Just recently the Cody Enterprise published an opinion piece stating grizzly bears will be a problem and threat to humans until they are hunted and can learn from dying. In order to understand this still-persistent view on grizzly bears, I highly recommend this book. This twisted attitude reflects stories citizens were told through re-interpretations of the journals.  Remember, people in the U.S. had never seen nor heard about grizzlies (only black bears lived in the east) till the journals became public. And even today we see how sensationalism, not science, sells!

Scullery ends the book with a beautiful reflection:

Today’s grizzly bears live in a tiny, pathetically restricted fragment of the habitat they occupied when Lewis and Clark met them. When we travel the Lewis and Clark trail we visit a former grizzly bear kingdom now lost under cities, ranches, and the very civilized landscapes that the captains and their president could only dream of…We stand along the Missouri River and where there are now dams and roads and cities we feel a vague longing to see what Lewis and Clark saw. Sometimes we can still see much of what they saw, and we strain to imagine the rest.

Grizzly bears are gone from almost every mlle of the routes traveled by Lewis and Clark. The bears survive only in isolated enclaves—a few mountain sanctuaries–places that at best the captains may have viewed from a hazy distance. The bears were gone long before we were born, but in some achingly vague, intergenerational way, we seem to recall them, and even miss them. In their absence these bears have become even more powerful symbols of the landscape than they were when they still roamed it so confidently. They are symbols not only of something lost, but of something we might decide to have again. Perhaps some day, we wonder, it might be possible to travel at least a few stretches of this immense, generous river and again have the chance Lewis and Clark had–to encounter this terrible, beautiful, unforgettable animal. What a discovery that would be.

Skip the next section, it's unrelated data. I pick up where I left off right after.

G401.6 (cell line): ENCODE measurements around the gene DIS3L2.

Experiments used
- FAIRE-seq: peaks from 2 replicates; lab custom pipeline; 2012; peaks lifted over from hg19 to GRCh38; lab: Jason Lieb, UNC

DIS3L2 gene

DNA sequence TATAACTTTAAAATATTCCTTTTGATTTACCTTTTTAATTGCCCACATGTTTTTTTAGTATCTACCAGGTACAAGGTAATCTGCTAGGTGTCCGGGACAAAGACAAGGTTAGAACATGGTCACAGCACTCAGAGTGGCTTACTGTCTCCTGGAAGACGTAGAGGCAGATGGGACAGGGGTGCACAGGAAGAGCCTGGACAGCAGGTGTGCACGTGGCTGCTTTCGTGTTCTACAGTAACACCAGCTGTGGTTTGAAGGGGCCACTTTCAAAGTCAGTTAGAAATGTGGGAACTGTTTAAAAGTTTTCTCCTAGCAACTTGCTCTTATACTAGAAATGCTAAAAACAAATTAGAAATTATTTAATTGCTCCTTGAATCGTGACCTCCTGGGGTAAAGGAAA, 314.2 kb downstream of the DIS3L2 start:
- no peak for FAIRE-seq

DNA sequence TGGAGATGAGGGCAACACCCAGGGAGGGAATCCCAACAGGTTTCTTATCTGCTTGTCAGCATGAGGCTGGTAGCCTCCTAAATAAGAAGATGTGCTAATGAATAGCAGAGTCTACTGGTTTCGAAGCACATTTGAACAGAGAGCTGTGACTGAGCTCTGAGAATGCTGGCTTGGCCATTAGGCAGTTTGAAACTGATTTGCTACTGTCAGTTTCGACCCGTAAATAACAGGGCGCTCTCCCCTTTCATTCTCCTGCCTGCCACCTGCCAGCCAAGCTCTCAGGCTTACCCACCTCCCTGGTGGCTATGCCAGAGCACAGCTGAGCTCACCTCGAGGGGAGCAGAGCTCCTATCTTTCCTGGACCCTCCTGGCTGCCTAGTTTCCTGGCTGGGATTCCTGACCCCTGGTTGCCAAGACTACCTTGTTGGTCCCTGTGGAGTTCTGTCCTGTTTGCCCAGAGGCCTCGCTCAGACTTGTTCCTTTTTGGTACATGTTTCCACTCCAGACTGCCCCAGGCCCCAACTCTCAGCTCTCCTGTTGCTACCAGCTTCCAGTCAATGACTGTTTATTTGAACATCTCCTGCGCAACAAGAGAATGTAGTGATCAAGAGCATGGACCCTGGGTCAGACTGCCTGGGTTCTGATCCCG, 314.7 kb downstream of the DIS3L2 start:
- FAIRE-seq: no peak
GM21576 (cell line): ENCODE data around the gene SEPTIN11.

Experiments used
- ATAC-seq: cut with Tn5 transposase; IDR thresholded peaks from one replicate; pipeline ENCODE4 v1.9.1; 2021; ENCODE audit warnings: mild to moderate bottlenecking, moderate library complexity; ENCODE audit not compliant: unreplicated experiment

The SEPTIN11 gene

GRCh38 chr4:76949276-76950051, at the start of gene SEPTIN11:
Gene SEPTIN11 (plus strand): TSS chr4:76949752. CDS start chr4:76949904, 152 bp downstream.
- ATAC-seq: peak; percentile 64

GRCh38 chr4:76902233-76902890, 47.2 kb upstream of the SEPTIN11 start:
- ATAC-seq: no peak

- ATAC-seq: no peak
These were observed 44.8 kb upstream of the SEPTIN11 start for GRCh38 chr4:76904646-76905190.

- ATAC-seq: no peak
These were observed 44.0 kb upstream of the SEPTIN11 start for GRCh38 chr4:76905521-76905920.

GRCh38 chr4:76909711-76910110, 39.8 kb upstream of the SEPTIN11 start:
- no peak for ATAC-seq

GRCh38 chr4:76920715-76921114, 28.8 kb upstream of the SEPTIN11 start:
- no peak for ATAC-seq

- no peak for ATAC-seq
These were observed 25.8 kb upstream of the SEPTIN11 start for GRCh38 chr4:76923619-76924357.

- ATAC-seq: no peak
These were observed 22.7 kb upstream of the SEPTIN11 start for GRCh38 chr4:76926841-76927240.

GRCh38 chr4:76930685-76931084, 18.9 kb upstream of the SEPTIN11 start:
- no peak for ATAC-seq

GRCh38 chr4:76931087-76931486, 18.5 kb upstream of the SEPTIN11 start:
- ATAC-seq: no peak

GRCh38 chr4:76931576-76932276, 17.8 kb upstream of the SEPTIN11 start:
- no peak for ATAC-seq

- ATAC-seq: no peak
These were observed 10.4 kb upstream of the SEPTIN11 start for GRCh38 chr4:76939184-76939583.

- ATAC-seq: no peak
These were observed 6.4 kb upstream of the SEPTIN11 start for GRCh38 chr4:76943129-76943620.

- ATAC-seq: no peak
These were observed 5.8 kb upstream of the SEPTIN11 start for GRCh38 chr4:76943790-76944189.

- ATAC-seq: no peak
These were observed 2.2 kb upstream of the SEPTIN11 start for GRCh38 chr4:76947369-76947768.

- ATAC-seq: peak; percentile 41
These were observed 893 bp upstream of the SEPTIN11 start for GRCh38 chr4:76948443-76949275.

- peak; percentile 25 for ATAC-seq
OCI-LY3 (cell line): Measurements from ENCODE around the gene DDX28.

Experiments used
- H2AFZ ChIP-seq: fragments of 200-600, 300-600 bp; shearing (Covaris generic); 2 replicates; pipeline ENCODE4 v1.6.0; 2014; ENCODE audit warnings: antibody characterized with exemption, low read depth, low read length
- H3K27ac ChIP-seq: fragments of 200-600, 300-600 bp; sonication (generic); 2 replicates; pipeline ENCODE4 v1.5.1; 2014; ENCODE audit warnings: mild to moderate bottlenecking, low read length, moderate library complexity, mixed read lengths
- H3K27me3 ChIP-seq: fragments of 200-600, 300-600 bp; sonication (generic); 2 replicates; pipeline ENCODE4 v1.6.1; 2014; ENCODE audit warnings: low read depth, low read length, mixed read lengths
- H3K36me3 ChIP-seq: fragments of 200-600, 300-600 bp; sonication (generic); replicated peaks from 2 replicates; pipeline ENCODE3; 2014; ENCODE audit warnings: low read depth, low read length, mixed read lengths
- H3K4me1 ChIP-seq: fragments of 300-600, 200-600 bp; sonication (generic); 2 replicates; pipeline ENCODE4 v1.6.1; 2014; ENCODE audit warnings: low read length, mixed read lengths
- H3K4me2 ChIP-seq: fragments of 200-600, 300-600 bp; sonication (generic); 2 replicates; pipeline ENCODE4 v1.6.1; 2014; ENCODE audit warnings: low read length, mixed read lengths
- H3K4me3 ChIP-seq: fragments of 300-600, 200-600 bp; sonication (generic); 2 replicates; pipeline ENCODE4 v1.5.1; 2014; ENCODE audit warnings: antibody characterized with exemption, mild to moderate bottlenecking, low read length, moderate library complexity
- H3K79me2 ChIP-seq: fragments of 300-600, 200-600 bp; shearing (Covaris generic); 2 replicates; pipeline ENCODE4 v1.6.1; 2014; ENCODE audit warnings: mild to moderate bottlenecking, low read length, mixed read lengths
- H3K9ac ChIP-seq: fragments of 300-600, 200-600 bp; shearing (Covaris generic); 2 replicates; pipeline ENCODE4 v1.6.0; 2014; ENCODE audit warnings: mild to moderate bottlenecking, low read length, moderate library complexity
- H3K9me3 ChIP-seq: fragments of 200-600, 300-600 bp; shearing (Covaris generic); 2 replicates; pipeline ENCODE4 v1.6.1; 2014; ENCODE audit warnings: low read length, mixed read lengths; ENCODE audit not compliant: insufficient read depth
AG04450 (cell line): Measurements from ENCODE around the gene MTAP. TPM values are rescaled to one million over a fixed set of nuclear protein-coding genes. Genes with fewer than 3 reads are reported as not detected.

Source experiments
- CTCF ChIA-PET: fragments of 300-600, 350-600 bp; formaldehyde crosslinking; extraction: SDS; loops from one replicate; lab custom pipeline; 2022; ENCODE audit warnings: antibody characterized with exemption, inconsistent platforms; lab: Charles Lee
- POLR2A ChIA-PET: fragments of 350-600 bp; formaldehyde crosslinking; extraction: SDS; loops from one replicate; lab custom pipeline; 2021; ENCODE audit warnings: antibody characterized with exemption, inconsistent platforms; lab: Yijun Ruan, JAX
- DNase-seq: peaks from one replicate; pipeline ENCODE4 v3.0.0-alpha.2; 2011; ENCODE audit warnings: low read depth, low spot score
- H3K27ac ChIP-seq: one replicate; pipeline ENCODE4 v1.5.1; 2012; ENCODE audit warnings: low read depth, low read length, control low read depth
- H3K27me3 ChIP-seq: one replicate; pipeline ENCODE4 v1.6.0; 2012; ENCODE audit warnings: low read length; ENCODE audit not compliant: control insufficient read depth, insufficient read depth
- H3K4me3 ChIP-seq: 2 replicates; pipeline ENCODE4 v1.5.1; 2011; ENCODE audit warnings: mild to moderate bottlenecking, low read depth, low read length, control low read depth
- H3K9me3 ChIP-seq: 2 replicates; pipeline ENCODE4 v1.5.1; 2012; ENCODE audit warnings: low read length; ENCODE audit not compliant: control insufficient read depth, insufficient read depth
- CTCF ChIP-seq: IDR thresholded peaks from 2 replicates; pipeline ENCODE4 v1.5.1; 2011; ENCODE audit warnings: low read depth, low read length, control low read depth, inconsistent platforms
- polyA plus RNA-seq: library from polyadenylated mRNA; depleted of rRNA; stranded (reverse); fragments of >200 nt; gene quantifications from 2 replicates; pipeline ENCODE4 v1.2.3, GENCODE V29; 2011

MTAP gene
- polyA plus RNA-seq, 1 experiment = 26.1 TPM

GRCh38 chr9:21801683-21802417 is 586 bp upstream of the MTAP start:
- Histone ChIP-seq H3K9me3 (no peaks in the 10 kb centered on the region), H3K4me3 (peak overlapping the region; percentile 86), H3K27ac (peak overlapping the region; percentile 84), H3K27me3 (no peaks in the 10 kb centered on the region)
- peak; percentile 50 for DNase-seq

COY

Grizzly sow with cubs. Yellowstone

Sparhawk Lake, Beartooths; ATV’s and Grizzly Bears

An old-timer told me about a forest service cabin down at Sparhawk Lake which J.K. Rollinson had stayed in.  “His cowboy boots are still sitting there.”

That I doubted.

J.K. Rollinson is well-known in our little valley.  He was one of the first rangers in Sunlight and wrote a book that included his time here in the early 1900s.  His book, Pony Trails of Wyoming, describes trips to this Beartooth cabin, peppered with stories about dangerous lightening storms in the high country and leading scientists to collect grasshoppers in Grasshopper Glacier.

I wanted to see if the cabin still existed so I drove to the dirt pullout to Sawtooth Lake across from the Island Lake turnout.  The road is excellent for the first 1.5 miles, then turns to a rocky mess.  I parked and walked the final 2.5 miles to Sawtooth Lake.